The Occult Underground. They don’t advertise, you cannot find them with Google, there is no map to their location. And yet, you know it exists. Or rather you know it must exist. You know because you have heard the rumors: a song that drives people to suicide, a man whose face melts with each dawn, a videotape of the birth of a goddess. And you have seen the signs. Once you started looking, they were everywhere. And now you know you must find it, before it finds you.
Players of this game are on the trail of the Occult Underground. Either they are on the cusp of discovering the true nature of the world, or they are well on their way to warping it to their own ends. Most of the characters in this game fall into two camps: adepts and avatars.
Adepts are chaos magicians whose obsessive world-view allows them to warp reality to fit that obsession. But that power comes at a cost, your obsession takes over your life, and brings with it taboos. Being an adept cannot be a part-time job, the obsession will eventually consume you. Cliomancers gain power from special places, plutomancers gain power from transactions, cryptomancers are obsessed with secrets.
Avatars channel a cosmic archetype: The Mother, The Fool, The Pilgrim, The Messenger. Unlike adepts, who force their view of the world into reality, avatars gain their power by passively tapping into the power of their archetype. Some do it consciously, but many do it unconsciously.
Where Call of Cthulhu has one sanity stat, UA has 5 madness meters: Self, Isolation, Helplessness, Violence, and Unnatural. Moreover, a character can become hardened as well as more susceptible to each type of madness. And they can do so at the same time, developing tics and obsessions that push them even further away from mundane society.
… And I could go on for ages about this game, and will if you let me.
Based on the wonderful comic strip of the same name. I’ve never played it, but I thought it might appeal to you for the obvious reasons.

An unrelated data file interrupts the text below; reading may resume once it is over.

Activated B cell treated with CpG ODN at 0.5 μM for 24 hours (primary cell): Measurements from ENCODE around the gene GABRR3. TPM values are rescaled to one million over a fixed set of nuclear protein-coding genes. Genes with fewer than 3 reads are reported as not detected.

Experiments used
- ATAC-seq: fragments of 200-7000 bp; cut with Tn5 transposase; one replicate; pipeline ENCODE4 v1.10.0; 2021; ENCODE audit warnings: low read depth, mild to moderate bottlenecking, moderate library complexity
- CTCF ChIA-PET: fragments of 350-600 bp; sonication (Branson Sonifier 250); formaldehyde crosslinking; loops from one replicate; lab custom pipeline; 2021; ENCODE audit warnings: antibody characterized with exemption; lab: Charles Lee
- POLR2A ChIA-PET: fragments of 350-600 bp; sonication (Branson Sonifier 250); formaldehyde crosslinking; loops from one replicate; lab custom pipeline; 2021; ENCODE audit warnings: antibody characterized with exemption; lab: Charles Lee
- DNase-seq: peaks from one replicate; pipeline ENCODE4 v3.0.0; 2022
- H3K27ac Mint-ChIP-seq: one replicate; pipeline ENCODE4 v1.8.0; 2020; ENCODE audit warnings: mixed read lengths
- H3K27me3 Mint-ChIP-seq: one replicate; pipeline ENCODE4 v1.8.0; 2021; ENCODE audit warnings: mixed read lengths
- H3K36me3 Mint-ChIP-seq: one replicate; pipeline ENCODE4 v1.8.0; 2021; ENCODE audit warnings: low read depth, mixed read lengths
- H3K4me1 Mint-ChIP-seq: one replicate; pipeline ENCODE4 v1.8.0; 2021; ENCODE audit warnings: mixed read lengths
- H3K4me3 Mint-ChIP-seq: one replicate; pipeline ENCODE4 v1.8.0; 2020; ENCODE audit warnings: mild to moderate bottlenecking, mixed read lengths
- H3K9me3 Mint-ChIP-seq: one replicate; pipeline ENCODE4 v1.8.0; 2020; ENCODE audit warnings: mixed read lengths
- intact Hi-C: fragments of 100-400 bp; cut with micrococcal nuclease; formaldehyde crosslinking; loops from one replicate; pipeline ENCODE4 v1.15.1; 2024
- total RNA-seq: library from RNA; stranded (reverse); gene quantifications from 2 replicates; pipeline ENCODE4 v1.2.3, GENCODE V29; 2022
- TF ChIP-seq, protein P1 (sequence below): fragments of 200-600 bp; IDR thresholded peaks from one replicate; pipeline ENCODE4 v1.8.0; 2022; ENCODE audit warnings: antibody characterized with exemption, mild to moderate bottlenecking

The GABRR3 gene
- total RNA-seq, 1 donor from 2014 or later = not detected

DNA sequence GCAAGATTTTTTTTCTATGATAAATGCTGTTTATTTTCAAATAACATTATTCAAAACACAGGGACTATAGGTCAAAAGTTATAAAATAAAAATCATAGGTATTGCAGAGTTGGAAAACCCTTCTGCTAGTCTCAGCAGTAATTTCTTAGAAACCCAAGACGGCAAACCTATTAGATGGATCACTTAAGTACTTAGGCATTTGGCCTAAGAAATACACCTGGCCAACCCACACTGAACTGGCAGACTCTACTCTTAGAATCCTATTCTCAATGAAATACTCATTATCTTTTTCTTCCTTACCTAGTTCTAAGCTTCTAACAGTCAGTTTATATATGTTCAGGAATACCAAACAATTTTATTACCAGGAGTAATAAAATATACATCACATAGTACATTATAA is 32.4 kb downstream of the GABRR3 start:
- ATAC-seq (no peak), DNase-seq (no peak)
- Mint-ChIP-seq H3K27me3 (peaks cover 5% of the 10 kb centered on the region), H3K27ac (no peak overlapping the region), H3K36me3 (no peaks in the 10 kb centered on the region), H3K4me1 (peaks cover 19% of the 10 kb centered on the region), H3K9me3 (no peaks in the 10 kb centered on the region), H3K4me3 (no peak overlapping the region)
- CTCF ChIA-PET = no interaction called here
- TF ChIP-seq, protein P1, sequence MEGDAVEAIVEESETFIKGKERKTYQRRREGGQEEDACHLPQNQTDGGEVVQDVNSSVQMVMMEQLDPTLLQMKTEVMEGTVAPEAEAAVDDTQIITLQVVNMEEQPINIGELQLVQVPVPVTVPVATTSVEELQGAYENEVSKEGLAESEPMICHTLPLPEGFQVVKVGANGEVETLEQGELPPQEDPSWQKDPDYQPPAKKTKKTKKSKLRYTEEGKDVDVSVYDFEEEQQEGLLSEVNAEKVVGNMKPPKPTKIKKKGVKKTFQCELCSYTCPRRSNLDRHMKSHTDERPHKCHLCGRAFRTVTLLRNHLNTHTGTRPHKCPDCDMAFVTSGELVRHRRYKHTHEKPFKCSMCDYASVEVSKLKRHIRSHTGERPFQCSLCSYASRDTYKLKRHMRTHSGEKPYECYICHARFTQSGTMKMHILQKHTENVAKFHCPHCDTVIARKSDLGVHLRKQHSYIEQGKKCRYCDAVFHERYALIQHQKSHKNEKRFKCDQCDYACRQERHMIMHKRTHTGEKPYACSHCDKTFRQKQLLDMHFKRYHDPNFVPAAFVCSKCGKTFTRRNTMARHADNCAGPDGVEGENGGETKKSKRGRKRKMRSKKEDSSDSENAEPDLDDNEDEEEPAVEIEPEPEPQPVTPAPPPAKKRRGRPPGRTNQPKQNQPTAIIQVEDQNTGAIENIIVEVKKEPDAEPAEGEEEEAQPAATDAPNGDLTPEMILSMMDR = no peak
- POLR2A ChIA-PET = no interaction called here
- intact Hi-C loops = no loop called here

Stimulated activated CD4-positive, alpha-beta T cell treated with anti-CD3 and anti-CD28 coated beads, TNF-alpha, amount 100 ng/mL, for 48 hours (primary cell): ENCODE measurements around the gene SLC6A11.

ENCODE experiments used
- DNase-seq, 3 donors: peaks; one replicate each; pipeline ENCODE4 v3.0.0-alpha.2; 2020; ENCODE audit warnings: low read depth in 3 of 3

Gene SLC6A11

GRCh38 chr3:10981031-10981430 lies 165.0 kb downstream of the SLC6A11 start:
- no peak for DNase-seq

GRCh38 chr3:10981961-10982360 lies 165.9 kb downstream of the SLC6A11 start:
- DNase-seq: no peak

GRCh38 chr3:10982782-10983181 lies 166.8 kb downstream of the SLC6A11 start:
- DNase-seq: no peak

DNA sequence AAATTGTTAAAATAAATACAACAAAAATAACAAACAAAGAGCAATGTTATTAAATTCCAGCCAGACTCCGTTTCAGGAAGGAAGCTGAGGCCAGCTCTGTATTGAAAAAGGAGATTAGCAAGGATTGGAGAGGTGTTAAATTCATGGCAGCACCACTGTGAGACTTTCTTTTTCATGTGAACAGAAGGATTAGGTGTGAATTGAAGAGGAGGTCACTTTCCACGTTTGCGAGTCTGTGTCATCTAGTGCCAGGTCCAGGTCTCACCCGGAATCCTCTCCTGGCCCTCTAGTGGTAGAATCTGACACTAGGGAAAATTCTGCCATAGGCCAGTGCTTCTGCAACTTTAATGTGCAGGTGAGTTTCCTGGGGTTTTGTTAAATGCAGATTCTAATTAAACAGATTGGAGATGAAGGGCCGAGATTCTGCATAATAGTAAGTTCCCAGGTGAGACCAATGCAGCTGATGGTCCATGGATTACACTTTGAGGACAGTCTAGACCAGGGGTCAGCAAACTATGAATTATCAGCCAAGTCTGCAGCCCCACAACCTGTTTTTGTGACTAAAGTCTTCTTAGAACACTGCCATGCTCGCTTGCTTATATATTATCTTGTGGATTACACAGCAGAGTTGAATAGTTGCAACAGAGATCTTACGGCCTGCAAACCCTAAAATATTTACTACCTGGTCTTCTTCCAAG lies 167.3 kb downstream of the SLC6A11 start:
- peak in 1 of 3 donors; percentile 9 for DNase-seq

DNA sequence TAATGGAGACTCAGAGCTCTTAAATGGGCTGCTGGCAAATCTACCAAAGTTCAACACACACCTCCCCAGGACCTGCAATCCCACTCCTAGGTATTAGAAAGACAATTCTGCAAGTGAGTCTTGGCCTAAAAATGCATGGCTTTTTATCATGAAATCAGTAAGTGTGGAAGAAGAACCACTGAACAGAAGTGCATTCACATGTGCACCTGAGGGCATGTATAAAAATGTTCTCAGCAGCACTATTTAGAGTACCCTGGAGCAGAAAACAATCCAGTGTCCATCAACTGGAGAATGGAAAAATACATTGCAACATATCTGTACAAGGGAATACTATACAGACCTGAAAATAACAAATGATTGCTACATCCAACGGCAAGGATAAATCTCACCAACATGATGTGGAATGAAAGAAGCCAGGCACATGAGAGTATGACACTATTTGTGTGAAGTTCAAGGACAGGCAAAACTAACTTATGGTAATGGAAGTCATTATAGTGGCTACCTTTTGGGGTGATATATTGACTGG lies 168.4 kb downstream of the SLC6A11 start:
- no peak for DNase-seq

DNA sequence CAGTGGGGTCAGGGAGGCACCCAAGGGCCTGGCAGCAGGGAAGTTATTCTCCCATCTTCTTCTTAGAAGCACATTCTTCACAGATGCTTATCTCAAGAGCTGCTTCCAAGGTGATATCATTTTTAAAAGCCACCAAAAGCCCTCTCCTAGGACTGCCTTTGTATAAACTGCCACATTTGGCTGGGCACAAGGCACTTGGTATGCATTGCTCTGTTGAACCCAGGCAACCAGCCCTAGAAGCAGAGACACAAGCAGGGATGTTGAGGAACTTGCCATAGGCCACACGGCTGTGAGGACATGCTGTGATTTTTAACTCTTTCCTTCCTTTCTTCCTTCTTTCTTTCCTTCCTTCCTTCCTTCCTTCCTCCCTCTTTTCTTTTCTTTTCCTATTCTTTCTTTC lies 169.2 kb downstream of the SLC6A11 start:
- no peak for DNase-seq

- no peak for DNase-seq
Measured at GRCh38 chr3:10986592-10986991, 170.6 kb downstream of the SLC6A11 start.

A collaborative game set in a version of the 12th & 13th centuries where all of the mystical and magical concepts of those times are literally true.
This game is most interesting because each participant plays multiple characters (“Troupe Style”), and the role of the GM is rotated around the players.
In Nobilis the players take on the roles of the personification of abstract concepts, anything they can imagine: night, time, pathways, water. In Nobilis our world, Prosaic Earth, is just a lie the world told itself to explain suffering and to keep mere mortals from descending into madness. Mythic Earth, by contrast is an animistic plane where everything is sentient, and is one of many of the worlds that hang in the boughs of Yggdrasil, the world tree.
One of the interesting things about Nobilis is that it doesn’t use dice or any other random elements for resolution, instead players spend Miracle Points to affect outcomes.
Feng Shui is a game set in the worlds of Hong Kong action films. It tends to be combat-heavy, but the combat itself is a lot more cinematic and descriptive stunts rather than heavy crunchy-bits.
Character creation is based on choosing from template archetypes that embody the protagonists of those films.
Feng Shui is often credited as a progenitor of a new wave of simpler, descriptive RPGs, though Robin D. Laws demurs at that characterization, however he might just be being Canadian about it.
There are a lot of games out there, I didn’t even really scratch the surface. I want to help you find a game you’ll love, because I think the most important part is that you have fun with the game.
But in reality, all of these games require one element in common: a good group of friends with which to play. The better the group, the less the game itself matters. (No matter what my adolescent self thought.)
(Have you figured out which gamer archetypes I gravitate toward based on these recommendations? :)
[**] I am fairly certain I will never play GURPS, but I am damned glad they continue making it. The setting books and supplemental materials are great things to mine for inspiration and flavor for other games! ↵